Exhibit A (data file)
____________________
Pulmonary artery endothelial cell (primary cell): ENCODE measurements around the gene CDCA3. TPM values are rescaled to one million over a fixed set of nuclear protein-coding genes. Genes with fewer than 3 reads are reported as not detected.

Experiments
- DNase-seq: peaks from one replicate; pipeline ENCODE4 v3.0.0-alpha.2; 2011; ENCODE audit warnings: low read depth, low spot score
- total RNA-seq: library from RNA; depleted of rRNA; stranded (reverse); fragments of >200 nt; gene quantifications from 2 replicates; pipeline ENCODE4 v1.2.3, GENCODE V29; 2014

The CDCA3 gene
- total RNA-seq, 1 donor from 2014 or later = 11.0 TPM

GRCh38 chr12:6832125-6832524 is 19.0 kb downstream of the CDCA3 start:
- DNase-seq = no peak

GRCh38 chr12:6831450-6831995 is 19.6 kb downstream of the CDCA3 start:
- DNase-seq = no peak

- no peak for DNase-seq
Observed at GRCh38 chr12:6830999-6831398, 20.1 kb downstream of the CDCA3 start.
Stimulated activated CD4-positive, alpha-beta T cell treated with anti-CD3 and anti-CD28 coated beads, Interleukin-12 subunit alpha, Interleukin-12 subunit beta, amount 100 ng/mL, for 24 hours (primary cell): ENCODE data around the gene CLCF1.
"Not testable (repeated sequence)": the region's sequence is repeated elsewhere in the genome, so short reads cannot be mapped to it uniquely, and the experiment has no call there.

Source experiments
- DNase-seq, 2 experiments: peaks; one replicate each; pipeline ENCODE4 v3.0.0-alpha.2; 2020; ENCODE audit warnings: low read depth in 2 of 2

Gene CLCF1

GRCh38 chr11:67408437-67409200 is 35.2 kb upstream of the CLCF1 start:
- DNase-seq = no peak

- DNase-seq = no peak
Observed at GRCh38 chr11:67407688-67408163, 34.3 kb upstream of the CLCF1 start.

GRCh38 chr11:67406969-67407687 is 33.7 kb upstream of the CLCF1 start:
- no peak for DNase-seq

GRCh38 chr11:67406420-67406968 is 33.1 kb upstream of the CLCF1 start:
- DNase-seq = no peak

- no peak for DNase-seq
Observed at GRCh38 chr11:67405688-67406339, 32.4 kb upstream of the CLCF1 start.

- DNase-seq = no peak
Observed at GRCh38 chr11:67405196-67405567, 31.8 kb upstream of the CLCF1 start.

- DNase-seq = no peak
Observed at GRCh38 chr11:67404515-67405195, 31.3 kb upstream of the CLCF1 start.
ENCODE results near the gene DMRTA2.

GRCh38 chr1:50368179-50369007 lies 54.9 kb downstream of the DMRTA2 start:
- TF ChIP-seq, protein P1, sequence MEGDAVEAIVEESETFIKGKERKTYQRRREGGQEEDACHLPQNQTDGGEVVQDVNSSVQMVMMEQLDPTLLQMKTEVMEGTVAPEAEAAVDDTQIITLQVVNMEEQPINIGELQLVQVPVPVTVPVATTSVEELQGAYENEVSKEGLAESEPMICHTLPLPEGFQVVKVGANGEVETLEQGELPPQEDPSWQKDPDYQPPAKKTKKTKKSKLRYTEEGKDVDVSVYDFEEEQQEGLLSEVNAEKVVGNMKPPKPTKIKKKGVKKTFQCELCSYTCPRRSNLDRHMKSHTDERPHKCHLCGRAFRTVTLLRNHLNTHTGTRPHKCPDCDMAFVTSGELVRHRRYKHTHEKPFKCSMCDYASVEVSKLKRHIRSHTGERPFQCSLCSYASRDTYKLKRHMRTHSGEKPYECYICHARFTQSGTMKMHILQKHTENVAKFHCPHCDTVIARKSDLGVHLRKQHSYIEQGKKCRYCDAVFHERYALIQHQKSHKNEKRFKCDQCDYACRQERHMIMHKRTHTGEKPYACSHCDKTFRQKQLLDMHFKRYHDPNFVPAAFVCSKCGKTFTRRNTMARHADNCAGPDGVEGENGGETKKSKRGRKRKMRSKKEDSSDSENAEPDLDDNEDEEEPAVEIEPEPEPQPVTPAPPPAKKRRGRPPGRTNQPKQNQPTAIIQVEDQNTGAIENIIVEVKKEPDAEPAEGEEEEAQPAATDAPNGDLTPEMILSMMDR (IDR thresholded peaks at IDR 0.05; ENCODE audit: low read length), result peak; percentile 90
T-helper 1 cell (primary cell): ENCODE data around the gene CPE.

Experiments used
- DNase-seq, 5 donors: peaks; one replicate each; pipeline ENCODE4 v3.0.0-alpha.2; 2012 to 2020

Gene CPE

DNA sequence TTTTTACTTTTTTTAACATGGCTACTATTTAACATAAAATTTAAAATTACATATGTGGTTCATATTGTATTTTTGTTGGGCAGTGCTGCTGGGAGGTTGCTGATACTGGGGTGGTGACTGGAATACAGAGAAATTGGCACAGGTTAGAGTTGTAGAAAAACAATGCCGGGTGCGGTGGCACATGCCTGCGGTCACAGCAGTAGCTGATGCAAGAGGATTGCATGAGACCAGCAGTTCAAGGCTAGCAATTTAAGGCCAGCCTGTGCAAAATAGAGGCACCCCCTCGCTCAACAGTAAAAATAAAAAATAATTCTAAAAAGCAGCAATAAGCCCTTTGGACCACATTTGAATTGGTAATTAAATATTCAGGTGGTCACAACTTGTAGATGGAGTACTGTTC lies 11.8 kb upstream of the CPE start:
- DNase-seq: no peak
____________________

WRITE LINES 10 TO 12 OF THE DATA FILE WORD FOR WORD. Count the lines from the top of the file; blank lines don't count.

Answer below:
- DNase-seq = no peak

- no peak for DNase-seq
Observed at GRCh38 chr12:6830999-6831398, 20.1 kb downstream of the CDCA3 start.